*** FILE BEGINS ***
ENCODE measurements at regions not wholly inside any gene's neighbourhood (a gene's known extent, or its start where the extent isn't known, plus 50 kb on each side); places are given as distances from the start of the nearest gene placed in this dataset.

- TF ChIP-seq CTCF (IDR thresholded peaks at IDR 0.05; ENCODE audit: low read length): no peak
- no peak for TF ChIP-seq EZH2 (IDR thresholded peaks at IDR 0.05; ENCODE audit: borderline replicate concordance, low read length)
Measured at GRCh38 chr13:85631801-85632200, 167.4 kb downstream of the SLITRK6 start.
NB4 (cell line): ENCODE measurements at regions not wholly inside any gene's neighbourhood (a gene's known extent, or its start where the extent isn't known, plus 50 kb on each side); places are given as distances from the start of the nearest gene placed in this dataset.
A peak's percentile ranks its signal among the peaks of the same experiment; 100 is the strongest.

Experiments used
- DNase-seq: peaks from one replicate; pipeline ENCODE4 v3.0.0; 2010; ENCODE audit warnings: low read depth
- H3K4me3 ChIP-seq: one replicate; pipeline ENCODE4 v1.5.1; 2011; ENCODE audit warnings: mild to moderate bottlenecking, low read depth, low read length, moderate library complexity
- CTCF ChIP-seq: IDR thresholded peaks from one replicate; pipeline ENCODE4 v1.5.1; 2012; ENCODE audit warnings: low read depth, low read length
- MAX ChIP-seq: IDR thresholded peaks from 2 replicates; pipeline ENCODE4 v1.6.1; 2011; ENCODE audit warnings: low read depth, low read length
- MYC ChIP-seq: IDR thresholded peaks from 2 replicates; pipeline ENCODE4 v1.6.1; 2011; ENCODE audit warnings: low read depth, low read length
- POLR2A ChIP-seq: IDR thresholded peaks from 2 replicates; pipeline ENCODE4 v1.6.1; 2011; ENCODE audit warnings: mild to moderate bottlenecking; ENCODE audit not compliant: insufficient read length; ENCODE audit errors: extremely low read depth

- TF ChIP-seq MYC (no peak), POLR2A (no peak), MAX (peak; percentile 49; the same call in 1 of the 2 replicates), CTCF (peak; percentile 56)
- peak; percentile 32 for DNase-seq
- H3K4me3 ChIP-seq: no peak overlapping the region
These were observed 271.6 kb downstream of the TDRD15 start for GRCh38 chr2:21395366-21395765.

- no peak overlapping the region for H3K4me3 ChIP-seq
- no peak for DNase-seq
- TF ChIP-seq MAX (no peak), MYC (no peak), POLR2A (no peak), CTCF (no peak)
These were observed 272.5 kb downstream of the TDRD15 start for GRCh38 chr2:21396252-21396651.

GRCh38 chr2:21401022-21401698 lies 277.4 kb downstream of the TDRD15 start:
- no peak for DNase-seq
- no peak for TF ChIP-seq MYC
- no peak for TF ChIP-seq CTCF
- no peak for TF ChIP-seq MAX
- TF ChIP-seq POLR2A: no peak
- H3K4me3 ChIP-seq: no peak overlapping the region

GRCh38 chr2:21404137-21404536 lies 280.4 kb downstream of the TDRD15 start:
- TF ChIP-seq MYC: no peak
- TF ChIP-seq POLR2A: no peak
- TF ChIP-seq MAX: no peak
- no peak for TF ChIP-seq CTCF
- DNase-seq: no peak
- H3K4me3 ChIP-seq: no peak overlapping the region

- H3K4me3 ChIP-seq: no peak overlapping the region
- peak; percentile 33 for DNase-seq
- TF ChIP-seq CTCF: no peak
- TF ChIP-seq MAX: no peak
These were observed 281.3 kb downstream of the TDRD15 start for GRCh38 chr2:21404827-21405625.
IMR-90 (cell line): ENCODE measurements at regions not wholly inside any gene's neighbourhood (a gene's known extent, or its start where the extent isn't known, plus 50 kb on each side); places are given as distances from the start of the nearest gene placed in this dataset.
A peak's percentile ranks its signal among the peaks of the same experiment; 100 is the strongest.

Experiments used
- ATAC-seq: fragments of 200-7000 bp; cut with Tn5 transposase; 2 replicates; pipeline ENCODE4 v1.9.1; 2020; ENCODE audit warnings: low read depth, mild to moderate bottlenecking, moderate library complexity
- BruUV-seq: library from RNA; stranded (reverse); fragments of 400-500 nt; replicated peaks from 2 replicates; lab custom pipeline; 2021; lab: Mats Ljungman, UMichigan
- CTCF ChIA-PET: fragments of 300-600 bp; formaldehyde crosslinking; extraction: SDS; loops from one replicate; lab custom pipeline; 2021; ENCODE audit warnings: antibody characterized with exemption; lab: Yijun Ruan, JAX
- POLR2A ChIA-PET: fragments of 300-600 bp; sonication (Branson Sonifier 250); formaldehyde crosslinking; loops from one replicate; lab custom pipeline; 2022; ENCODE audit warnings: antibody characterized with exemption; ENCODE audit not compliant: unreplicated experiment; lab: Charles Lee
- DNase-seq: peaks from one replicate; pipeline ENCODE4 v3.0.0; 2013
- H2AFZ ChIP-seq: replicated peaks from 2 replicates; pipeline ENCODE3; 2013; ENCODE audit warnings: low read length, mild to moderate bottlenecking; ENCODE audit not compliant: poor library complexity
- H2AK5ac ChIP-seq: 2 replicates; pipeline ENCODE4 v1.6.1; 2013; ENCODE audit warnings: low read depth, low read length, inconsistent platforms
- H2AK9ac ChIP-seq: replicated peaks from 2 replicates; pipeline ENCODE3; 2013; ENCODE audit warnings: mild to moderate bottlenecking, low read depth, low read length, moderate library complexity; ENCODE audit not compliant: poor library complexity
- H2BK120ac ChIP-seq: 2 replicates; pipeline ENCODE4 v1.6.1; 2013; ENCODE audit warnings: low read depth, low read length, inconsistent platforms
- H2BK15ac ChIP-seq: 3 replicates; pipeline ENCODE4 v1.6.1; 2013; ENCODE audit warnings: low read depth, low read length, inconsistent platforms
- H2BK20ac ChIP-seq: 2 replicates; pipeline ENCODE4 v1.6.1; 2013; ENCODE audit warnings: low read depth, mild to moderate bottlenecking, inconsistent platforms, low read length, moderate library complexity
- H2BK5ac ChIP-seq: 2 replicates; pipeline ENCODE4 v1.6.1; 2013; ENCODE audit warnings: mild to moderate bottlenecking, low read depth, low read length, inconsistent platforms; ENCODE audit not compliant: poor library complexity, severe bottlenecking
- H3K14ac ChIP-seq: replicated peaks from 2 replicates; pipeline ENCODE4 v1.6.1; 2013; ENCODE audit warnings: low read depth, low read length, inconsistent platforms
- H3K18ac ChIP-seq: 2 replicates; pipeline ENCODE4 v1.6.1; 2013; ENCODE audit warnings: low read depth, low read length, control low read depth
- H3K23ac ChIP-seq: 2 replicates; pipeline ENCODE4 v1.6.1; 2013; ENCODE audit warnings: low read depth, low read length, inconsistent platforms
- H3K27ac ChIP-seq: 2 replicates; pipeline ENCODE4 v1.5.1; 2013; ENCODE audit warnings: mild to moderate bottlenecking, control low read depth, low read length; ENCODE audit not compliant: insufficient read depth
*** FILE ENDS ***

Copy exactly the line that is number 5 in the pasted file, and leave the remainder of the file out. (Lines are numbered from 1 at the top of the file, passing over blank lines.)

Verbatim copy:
NB4 (cell line): ENCODE measurements at regions not wholly inside any gene's neighbourhood (a gene's known extent, or its start where the extent isn't known, plus 50 kb on each side); places are given as distances from the start of the nearest gene placed in this dataset.